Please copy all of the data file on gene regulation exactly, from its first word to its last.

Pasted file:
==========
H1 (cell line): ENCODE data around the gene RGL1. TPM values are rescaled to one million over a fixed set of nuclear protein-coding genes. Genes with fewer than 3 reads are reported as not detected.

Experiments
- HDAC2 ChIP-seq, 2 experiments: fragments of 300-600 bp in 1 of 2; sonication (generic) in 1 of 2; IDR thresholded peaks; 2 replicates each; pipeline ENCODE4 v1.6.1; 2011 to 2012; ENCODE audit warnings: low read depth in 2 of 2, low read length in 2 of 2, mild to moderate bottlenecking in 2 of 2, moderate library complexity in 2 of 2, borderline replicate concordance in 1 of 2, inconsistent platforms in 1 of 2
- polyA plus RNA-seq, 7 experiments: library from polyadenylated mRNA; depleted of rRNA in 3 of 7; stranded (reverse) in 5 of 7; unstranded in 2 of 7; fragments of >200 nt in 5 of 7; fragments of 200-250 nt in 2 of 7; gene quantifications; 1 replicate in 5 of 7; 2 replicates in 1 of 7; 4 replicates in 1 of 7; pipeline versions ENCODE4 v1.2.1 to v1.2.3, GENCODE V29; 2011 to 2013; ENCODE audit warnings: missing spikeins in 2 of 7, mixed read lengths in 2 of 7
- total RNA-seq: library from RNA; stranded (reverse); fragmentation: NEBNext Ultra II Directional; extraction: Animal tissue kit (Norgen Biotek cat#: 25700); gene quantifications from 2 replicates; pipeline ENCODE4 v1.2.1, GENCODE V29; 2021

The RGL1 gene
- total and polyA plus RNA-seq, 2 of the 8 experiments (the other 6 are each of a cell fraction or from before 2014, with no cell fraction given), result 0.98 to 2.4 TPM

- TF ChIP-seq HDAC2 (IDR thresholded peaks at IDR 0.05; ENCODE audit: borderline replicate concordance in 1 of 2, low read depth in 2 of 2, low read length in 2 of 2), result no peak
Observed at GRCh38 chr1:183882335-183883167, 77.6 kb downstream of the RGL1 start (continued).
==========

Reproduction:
H1 (cell line): ENCODE data around the gene RGL1. TPM values are rescaled to one million over a fixed set of nuclear protein-coding genes. Genes with fewer than 3 reads are reported as not detected.

Experiments
- HDAC2 ChIP-seq, 2 experiments: fragments of 300-600 bp in 1 of 2; sonication (generic) in 1 of 2; IDR thresholded peaks; 2 replicates each; pipeline ENCODE4 v1.6.1; 2011 to 2012; ENCODE audit warnings: low read depth in 2 of 2, low read length in 2 of 2, mild to moderate bottlenecking in 2 of 2, moderate library complexity in 2 of 2, borderline replicate concordance in 1 of 2, inconsistent platforms in 1 of 2
- polyA plus RNA-seq, 7 experiments: library from polyadenylated mRNA; depleted of rRNA in 3 of 7; stranded (reverse) in 5 of 7; unstranded in 2 of 7; fragments of >200 nt in 5 of 7; fragments of 200-250 nt in 2 of 7; gene quantifications; 1 replicate in 5 of 7; 2 replicates in 1 of 7; 4 replicates in 1 of 7; pipeline versions ENCODE4 v1.2.1 to v1.2.3, GENCODE V29; 2011 to 2013; ENCODE audit warnings: missing spikeins in 2 of 7, mixed read lengths in 2 of 7
- total RNA-seq: library from RNA; stranded (reverse); fragmentation: NEBNext Ultra II Directional; extraction: Animal tissue kit (Norgen Biotek cat#: 25700); gene quantifications from 2 replicates; pipeline ENCODE4 v1.2.1, GENCODE V29; 2021

The RGL1 gene
- total and polyA plus RNA-seq, 2 of the 8 experiments (the other 6 are each of a cell fraction or from before 2014, with no cell fraction given), result 0.98 to 2.4 TPM

- TF ChIP-seq HDAC2 (IDR thresholded peaks at IDR 0.05; ENCODE audit: borderline replicate concordance in 1 of 2, low read depth in 2 of 2, low read length in 2 of 2), result no peak
Observed at GRCh38 chr1:183882335-183883167, 77.6 kb downstream of the RGL1 start (continued).